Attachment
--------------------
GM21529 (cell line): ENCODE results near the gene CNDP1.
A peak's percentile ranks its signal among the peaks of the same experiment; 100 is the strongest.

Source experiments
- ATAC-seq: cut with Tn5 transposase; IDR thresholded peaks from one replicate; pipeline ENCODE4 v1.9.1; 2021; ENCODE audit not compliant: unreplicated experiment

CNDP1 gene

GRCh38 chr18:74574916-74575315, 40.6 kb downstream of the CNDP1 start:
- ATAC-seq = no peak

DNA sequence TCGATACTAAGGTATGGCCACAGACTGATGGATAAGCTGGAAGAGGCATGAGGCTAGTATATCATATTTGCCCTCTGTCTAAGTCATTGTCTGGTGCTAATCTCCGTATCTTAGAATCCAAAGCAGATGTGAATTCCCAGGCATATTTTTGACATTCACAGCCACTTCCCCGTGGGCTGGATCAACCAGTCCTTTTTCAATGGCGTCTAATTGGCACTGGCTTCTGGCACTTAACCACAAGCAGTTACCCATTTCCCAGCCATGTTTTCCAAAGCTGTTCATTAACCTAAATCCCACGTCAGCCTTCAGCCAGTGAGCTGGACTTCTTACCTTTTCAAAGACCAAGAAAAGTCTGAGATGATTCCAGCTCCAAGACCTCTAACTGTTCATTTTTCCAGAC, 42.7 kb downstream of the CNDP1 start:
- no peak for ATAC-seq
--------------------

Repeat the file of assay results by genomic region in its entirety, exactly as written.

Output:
GM21529 (cell line): ENCODE results near the gene CNDP1.
A peak's percentile ranks its signal among the peaks of the same experiment; 100 is the strongest.

Source experiments
- ATAC-seq: cut with Tn5 transposase; IDR thresholded peaks from one replicate; pipeline ENCODE4 v1.9.1; 2021; ENCODE audit not compliant: unreplicated experiment

CNDP1 gene

GRCh38 chr18:74574916-74575315, 40.6 kb downstream of the CNDP1 start:
- ATAC-seq = no peak

DNA sequence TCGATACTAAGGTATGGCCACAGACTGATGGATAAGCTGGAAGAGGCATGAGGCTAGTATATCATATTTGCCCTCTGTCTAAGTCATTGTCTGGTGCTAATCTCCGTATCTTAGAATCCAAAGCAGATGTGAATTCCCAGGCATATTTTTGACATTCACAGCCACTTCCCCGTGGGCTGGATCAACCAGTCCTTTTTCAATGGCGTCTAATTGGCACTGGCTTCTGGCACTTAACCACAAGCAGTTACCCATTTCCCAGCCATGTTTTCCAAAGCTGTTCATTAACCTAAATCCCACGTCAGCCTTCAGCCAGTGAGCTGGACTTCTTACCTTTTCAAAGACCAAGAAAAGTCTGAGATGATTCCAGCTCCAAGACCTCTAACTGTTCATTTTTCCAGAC, 42.7 kb downstream of the CNDP1 start:
- no peak for ATAC-seq